I'm learning about the two truth-functional connectives "material conditional" and "material biconditional".

I came across this particular snippet in a book:

An important fact about the biconditional symbol is that two sentences P and Q are logically equivalent if and only if the biconditional formed from them, P ↔ Q, is a logical truth. Another way of putting this is to say that P ⟺ Q is true if and only if the first-order logic sentence P ↔ Q is logically necessary.

This is a little confusing, because the biconditional symbol represents the English expression "if and only if", and this expression is used to express what it means to be logically equivalent in terms of a biconditional relationship.

Here is an example with one of the DeMorgan laws:

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My doubt is what exactly does this mean: "P ⟺ Q is true if and only if the first-order logic sentence P ↔ Q is logically necessary".

Does this English sentence also represent a biconditional relationship? If so, how do I show it in a truth table?

It seems to me that there is a new statement "P ↔ Q is logically necessary", which is true always because P ↔ Q is true always. And there is another statement "P is logically equivalent to Q", which is always true because as P is logically equivalent to Q, this is the case always.

Therefore, both statements are actually tautologies, so they follow from each other; in other words "P ↔ Q is logically necessary" iff "P is logically equivalent to Q".

  • 1
    The material conditional and material biconditional don't really represent any ordinary language expression like "if and only if", because of if-then statements in ordinary language often contain further implications beyond what can be read off a truth table, as discussed in the SEP article on the indicative conditional of ordinary language. For example, if-then statements may express claims about counterfactuals, like "if I had eaten lunch today then I wouldn't be so hungry now".
    – Hypnosifl
    Commented Jan 12, 2022 at 0:19
  • 1
    For any arbitrary pair of propositions P and Q that are either both true or both false, P<->Q is true, but in ordinary language it wouldn't make much sense to say something like "dogs have four legs if and only if Albany is the capital of New York state" even though the corresponding biconditional must be true given that both propositions are individually true.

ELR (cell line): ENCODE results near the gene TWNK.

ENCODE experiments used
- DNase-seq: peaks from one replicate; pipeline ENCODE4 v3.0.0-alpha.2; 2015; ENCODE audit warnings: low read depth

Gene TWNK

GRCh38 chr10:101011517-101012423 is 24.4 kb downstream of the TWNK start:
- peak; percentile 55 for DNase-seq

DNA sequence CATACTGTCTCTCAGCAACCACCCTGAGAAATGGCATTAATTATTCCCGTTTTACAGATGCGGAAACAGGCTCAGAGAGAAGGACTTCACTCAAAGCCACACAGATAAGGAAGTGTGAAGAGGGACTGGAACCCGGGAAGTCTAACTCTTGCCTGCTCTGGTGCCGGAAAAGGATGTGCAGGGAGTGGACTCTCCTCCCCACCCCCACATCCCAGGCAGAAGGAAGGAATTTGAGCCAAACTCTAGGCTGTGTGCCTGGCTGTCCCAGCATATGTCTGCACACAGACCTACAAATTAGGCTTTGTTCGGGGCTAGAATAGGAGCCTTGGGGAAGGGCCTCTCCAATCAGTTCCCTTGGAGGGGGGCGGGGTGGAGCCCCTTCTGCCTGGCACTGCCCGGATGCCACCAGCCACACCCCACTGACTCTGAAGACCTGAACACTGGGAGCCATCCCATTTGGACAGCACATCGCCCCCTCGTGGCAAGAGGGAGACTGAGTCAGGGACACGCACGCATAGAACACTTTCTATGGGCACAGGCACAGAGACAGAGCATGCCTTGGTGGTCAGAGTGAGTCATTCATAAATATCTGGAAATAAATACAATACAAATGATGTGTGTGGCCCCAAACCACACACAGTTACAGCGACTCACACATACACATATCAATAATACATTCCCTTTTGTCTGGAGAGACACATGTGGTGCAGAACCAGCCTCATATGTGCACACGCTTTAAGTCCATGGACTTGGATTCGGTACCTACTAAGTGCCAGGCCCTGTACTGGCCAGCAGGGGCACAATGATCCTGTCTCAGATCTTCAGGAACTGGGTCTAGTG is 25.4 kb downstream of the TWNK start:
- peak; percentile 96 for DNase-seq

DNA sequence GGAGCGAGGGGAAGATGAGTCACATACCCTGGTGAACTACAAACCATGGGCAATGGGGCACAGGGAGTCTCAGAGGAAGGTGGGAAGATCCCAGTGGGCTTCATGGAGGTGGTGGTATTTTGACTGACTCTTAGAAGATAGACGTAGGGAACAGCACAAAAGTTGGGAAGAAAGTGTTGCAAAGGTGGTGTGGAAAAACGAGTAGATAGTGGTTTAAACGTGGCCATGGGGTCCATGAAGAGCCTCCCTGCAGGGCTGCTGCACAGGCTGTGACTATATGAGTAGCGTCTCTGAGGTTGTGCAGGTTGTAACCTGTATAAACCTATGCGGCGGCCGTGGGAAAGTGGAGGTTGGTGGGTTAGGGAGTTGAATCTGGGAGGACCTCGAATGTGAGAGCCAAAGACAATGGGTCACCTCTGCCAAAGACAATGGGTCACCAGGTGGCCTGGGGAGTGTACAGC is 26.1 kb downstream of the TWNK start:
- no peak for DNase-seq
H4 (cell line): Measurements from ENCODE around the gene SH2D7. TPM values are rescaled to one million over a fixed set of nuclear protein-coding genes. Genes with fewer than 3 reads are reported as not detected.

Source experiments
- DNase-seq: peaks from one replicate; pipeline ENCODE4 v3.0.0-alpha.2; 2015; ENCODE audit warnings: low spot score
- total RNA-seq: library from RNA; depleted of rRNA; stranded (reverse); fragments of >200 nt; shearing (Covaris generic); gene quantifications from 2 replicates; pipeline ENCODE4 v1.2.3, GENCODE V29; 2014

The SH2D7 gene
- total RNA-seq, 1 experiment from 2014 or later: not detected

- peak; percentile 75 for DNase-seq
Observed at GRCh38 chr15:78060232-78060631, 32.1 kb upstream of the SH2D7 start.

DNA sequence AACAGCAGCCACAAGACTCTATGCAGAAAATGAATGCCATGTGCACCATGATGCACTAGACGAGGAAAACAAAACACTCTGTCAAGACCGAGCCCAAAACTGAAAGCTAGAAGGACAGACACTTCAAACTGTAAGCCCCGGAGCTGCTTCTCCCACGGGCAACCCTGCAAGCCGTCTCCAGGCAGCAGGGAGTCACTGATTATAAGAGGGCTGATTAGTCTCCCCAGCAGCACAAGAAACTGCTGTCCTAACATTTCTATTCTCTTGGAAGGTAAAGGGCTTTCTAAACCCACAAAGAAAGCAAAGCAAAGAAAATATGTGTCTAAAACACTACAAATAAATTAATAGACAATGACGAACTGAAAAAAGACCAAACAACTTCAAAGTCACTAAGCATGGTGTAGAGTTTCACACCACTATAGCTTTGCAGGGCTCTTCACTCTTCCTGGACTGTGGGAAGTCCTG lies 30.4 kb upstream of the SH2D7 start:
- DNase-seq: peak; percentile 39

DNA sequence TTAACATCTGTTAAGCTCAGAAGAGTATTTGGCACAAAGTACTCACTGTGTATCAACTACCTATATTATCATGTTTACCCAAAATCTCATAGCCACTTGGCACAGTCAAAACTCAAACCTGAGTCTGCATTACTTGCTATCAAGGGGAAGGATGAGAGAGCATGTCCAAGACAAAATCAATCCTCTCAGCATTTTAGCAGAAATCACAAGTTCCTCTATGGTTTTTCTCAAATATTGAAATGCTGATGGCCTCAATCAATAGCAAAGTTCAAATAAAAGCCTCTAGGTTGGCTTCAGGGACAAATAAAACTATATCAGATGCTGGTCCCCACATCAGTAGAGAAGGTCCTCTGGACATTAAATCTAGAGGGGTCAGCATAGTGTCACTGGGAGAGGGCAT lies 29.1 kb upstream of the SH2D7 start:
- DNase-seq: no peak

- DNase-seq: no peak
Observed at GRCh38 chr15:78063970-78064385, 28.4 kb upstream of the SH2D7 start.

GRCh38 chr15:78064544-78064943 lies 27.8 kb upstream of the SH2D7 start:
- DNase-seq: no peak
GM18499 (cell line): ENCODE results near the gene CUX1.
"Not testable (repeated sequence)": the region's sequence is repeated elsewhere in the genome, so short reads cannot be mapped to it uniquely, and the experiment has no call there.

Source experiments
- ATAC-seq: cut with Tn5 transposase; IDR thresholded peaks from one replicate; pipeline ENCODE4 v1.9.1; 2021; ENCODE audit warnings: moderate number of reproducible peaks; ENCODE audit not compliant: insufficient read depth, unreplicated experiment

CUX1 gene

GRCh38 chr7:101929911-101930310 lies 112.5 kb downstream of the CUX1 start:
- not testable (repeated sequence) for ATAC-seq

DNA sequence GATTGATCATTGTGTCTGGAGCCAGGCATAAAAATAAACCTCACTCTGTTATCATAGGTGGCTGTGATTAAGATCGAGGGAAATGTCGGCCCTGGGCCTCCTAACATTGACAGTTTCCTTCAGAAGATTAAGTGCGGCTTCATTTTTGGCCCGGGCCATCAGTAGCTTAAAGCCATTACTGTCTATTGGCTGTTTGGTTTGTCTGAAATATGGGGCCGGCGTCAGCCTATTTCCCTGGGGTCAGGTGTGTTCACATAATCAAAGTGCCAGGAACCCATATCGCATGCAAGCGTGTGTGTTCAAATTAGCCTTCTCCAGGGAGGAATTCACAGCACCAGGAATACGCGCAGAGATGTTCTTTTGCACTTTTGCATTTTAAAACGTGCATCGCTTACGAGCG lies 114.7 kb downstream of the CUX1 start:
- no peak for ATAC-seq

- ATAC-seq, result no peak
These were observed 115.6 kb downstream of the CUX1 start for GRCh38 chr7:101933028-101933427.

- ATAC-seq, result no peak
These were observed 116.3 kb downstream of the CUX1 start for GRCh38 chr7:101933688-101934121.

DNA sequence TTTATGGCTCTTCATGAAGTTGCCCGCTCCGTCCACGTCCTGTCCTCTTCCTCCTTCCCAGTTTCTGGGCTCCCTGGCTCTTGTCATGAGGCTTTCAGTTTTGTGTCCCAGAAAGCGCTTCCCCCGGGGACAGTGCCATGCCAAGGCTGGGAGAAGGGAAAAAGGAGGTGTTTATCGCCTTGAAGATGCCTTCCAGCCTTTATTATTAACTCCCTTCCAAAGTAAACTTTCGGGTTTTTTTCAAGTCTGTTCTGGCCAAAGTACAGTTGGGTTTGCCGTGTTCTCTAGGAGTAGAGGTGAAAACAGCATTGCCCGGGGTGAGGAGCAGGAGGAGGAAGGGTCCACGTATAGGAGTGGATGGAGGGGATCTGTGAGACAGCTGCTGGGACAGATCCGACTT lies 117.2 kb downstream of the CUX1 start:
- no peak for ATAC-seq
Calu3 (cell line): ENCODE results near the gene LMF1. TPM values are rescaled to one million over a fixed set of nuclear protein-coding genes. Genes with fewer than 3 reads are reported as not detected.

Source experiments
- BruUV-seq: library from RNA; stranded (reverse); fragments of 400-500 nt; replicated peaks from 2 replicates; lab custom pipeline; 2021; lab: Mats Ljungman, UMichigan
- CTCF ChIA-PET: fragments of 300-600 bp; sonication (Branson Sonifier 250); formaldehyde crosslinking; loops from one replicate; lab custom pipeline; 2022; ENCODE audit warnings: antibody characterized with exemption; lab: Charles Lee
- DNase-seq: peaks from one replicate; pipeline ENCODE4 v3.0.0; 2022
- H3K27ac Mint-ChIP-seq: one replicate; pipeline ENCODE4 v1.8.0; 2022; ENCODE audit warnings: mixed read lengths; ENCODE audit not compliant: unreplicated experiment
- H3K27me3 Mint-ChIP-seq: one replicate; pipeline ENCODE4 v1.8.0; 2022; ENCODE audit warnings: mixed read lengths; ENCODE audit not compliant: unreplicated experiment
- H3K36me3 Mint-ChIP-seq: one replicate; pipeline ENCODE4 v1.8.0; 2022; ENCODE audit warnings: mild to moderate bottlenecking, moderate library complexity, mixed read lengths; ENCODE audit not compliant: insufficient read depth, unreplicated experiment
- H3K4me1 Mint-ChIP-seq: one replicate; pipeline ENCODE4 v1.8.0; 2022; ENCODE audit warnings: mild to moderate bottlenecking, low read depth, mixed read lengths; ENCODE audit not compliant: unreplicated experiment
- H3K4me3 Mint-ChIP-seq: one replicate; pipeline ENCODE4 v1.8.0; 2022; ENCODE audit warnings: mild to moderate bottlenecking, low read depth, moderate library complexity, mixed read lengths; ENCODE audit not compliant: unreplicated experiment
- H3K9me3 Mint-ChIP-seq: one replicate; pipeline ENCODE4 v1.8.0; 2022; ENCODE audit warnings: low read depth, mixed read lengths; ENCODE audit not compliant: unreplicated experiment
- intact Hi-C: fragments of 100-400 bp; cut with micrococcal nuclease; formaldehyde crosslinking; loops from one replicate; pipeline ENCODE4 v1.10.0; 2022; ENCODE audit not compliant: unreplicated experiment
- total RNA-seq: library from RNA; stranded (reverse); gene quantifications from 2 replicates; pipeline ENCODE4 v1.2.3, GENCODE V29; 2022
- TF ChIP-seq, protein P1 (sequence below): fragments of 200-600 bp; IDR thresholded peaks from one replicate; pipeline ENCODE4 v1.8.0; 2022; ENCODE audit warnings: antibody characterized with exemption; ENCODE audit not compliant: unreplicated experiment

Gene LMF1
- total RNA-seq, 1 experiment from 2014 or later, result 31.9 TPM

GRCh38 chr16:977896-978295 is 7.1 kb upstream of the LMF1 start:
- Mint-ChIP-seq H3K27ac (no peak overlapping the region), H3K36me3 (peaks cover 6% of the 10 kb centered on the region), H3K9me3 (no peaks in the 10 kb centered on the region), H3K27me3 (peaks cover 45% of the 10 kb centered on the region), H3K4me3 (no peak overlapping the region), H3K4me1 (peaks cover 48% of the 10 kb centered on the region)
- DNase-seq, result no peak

– Hypnosifl
    Commented Jan 12, 2022 at 0:19
  • Compare the two different definitions of Biconditional connective and Logical equivalence Commented Jan 12, 2022 at 8:10
  • Indeed @Hypnosifl you are addressing the main question I have which is the use of the expression "if and only if" in English when speaking of a biconditional which represents a relationship that is described as "if and only if".
    – xoux
    Commented Jan 12, 2022 at 23:04

1 Answer 1


The material biconditional "P ↔ Q" expresses only that P and Q have the same truth value. It does not express logical equivalence, which is a much stronger relationship. Logical equivalence can be understood syntactically as P and Q are inter-derivable, or semantically as every model of P is a model of Q and vice versa. If your book is using "P ⟺ Q" to signify that P and Q are inter-derivable, then it is correct to say that "P ⟺ Q" is true if and only if "P ↔ Q" is a logical truth, or if you prefer, logically necessary.

If we use "P ⊢ Q" in the standard way to mean P proves Q, or Q is derivable from P, then we can use the deduction theorem to move from "P ⊢ Q" to "⊢ P → Q", and also from "Q ⊢ P" to "⊢ Q → P". Hence, by combining both, we can get from "P ⟺ Q" to "⊢ P ↔ Q". Conversely, we can use the rule of modus ponens to move from "⊢ P → Q" to "P ⊢ Q" and from "⊢ Q → P" to "Q ⊢ P". Again, by combining these we can get from "⊢ P ↔ Q" to "P ⟺ Q". So, taking the two together, we have that "P ⟺ Q" if and only if "⊢ P ↔ Q", which states formally that P and Q are inter-derivable, and thus logically equivalent, iff "P ↔ Q" is a theorem, or logical truth.

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